Guy’s advice: stick to your guns and keep on pointing out those elephants even when it’s uncomfortable to do so. There are definitely some dubious operators out there.
My addition: there also doesn’t have to be a strict dichotomy between ‘good’ and ‘bad’ advice. Every professional being paid to offer advice brings their experience and thinking to bear upon the client’s problem. Being afraid to share it because it contradicts with that of another professional really makes no sense.
You’re Looking For Nuggets Of Gold Amidst A Sea Of Sameness
Over the course of the past 5 years, I’ve worked with more than 40 startups (at least that’s what my accounting system says).
Some have stuck around for the long haul. Others have burned brightly only to drift away and never to be heard from again. And I have a third category of clients who pop in and pop out as their needs evolve.
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Add that number to the prospective clients I’ve talked to that never made it all the way to actually hiring me and I’ve heard from quite a number of companies and founders about their businesses.
Sometimes discovery conversations are conducted in a somewhat routine manner. The client might be assessing your credibility while you gauge whether you can help them out. At this first touchpoint, you might be getting a conservative overview of the business that sounds loosely like what’s on the company’s homepage.
At other moments, however, founders or whoever else you’re speaking to let what sound like startling snippets of information into the conversation. Those snippets might sound something like:
“That’s what our website says, but it’s not what we really do.”
“I chatted with Tony [main customer] last week and he said that the real reason they’re using us is because the support is so good. It actually has nothing to do with price!”
Just as it takes a little bit of confidence to point out what you know to be elephants in the room, it takes some experience and self-assurance to know when information that’s being passed over as trivial is in fact extremely significant to the business and your job.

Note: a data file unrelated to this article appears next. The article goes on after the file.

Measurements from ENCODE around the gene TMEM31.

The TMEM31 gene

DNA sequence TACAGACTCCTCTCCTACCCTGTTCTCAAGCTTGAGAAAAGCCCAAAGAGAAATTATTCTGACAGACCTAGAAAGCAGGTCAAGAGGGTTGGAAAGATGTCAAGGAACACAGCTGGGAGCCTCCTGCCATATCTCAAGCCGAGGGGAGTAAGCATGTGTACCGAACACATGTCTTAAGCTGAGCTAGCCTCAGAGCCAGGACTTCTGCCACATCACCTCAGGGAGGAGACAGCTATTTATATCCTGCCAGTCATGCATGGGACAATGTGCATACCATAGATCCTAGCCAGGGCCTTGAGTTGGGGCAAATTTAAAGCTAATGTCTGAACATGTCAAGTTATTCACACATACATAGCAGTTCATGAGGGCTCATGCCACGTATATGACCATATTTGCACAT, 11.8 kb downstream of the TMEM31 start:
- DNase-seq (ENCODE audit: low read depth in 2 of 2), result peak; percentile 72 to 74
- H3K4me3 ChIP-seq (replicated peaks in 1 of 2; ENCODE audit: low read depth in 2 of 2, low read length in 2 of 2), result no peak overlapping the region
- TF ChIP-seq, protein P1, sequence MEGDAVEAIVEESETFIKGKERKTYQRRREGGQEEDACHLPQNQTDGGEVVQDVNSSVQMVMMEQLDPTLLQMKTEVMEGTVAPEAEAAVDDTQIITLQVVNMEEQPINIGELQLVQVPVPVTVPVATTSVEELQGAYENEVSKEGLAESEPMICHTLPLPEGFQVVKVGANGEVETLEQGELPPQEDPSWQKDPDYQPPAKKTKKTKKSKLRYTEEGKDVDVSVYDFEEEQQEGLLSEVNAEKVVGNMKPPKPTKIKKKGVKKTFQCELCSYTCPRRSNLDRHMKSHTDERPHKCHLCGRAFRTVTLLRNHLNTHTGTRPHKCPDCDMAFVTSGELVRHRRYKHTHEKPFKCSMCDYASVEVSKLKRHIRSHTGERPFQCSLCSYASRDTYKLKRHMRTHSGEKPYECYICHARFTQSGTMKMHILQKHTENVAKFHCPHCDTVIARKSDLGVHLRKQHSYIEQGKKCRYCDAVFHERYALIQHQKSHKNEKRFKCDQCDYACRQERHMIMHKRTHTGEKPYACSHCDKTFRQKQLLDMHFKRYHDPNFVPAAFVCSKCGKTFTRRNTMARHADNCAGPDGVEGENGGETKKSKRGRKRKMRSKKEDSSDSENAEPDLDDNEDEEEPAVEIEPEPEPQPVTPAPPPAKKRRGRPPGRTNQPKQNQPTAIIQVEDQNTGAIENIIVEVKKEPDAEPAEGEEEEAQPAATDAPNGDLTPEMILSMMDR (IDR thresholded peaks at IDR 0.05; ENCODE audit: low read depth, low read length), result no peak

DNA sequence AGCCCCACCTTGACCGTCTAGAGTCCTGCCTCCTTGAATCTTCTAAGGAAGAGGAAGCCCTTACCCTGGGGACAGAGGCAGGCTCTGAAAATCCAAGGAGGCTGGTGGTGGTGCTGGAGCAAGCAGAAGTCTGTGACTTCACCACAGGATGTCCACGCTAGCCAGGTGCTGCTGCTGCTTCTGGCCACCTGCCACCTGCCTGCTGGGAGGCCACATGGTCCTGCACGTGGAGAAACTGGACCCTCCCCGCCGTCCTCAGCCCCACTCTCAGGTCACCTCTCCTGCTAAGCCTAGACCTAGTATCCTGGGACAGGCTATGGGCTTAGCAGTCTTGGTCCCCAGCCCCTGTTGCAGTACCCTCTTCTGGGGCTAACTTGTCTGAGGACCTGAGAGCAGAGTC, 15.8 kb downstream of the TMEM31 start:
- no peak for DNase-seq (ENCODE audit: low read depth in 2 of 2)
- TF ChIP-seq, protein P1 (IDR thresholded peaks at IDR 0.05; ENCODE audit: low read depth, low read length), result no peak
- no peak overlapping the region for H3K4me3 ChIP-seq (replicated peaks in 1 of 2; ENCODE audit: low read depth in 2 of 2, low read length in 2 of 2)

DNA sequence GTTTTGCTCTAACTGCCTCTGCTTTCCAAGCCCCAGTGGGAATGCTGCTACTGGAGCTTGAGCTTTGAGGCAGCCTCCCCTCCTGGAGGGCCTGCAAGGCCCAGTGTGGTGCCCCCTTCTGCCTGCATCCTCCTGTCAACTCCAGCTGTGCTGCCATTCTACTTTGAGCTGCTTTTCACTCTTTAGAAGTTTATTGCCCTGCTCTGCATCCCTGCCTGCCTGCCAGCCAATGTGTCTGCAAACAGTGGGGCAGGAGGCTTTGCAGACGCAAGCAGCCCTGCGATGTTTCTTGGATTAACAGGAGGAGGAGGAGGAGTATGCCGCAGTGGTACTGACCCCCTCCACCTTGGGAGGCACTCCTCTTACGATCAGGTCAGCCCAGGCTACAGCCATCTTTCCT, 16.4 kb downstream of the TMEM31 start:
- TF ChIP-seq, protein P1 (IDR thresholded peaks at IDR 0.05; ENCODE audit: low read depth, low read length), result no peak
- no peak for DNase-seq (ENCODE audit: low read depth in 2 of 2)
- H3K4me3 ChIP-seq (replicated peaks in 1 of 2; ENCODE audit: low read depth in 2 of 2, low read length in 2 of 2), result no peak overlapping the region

When Guy described how he goes about putting the initial parts of a branding strategy in place for clients, and included some anecdotes for illustration, it sounded a lot like the kind of marketing I was familiar with and more like the kind of work that I imagine intelligence operatives engage in.
Guy described casting a wide net in his search for the crucial nuggets of information he could leverage to build an effective brand strategy around — a strategy that would help convey what the businesses he served actually stand for and which (because they spoke to authentic truths) could successfully differentiate them from the competition and therefore cut through the noise.
Guy described how conversations might be held over lunch. Or dinner. How he would interview both companies’ founding teams as well as both their biggest cheerleaders and those who were on good terms with the business but had decided that their solution wasn’t a good fit for their needs.
Guy would keep chasing — and listening–until he really grasped what made the businesses he was consulting for unique. And only then would he put pen to paper and craft a strategy that could totally revise their image.
Effective marketing involves plenty of doing — I’ve spent a lot of my career thus far in the trenches making things happen. But in order for that action to be effective, it needs to be backed by robust strategy and thinking.
Marketing consultants need to engage the full breadth of their faculties of critical thinking in order to really bring the value to clients that they’re capable of injecting.
This often means pointing out unacknowledged elephants lurking in conspicuous places — like PR boilerplates that miss the main message or websites filled with case studies in which clients chose to play it safe and successfully hid the true value they saw from their interviewer.
It means not withholding an opinion simply because it may be perceived as a criticism upon the work of another marketer — whether a full time staff member of the company or another consultant.
And it means being curious, a dogged questioner, and keeping your ears open for when those nuggets of gold that could change the whole picture crop up during your meetings.